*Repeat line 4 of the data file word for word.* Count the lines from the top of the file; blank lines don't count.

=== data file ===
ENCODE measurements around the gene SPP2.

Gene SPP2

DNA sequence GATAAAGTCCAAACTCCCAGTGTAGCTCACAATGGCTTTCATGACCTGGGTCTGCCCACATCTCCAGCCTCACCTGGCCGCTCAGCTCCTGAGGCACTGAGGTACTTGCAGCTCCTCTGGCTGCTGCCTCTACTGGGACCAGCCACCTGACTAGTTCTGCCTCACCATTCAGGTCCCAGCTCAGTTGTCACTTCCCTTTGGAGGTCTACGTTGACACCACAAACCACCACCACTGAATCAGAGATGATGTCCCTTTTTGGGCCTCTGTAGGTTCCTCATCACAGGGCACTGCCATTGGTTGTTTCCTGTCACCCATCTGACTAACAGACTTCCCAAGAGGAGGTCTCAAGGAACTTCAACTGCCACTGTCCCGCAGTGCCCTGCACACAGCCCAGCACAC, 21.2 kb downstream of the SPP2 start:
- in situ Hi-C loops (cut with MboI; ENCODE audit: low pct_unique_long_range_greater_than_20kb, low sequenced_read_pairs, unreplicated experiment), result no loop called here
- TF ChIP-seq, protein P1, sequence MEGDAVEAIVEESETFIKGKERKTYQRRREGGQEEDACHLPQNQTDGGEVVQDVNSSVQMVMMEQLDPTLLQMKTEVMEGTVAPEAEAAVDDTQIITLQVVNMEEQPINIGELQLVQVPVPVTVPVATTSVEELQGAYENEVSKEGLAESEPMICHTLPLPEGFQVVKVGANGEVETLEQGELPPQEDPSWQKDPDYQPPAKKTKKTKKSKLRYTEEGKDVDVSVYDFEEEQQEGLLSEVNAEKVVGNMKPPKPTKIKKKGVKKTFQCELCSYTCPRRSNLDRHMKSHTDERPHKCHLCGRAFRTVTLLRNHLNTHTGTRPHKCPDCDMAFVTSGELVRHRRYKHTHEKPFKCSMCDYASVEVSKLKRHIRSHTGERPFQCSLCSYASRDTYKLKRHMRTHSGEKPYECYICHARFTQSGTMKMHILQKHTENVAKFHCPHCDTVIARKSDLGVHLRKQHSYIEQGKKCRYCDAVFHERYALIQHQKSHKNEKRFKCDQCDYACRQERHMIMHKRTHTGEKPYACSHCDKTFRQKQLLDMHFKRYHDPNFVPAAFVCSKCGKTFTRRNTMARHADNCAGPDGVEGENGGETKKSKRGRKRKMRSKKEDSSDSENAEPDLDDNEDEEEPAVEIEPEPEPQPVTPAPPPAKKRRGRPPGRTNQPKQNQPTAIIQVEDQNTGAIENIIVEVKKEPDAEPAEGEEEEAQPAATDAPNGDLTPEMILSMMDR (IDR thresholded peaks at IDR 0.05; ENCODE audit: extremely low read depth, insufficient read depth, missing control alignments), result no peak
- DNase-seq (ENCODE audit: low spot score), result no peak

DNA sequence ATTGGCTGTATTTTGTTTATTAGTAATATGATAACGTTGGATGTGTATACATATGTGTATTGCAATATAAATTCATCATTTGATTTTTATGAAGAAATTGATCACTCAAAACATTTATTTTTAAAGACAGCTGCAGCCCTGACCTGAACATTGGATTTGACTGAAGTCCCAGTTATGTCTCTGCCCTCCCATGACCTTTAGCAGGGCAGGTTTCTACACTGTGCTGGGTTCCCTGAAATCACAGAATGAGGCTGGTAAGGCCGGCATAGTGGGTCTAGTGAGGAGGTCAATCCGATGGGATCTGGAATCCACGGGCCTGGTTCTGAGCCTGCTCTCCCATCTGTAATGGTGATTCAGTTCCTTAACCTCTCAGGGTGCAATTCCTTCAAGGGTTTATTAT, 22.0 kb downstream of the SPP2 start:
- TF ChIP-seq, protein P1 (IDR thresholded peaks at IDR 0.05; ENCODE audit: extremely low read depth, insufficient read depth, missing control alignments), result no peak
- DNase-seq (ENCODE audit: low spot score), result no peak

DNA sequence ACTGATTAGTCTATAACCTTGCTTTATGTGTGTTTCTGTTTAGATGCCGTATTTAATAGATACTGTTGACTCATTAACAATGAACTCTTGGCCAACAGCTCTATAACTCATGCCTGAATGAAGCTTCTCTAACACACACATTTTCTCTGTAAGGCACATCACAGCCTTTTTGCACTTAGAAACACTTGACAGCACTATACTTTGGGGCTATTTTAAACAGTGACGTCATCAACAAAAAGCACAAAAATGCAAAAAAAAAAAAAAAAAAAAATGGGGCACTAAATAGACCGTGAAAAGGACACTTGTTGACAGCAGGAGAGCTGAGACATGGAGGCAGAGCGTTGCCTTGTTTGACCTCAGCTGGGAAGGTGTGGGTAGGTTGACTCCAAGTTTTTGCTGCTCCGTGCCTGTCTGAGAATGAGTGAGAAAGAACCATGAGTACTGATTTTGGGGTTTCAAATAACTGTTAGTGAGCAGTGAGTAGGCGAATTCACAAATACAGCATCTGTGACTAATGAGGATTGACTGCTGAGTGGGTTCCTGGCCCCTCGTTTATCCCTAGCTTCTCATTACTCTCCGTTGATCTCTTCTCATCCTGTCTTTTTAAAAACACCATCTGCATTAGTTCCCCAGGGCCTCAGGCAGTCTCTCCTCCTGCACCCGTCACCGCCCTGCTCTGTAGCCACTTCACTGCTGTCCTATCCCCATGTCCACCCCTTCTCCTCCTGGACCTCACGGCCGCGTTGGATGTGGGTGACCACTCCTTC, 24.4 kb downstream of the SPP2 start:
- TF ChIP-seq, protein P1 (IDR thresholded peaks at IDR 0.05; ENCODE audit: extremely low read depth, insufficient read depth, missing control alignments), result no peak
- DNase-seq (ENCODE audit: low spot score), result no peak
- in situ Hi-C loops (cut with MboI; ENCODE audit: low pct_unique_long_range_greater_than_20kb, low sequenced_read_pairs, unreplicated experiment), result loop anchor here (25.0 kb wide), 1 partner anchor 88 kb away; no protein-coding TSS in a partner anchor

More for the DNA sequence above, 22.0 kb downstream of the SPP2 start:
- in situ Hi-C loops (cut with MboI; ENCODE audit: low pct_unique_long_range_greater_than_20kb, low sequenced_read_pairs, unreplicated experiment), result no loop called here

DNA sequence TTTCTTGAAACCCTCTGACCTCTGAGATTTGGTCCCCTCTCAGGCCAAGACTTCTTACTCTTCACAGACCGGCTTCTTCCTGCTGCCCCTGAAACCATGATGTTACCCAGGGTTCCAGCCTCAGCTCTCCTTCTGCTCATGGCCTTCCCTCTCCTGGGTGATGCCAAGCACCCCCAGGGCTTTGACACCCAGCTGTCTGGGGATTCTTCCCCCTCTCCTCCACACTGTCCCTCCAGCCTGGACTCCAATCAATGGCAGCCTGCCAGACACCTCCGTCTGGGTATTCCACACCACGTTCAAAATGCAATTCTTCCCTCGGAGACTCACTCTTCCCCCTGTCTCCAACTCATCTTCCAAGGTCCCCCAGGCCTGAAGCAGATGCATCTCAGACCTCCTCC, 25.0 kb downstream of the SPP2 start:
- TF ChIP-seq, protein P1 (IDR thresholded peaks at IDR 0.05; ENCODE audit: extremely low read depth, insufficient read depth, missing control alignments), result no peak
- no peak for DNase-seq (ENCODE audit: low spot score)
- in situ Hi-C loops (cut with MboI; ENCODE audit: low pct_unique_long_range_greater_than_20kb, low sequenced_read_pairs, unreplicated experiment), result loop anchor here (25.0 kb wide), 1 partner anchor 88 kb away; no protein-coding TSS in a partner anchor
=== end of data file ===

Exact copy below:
- in situ Hi-C loops (cut with MboI; ENCODE audit: low pct_unique_long_range_greater_than_20kb, low sequenced_read_pairs, unreplicated experiment), result no loop called here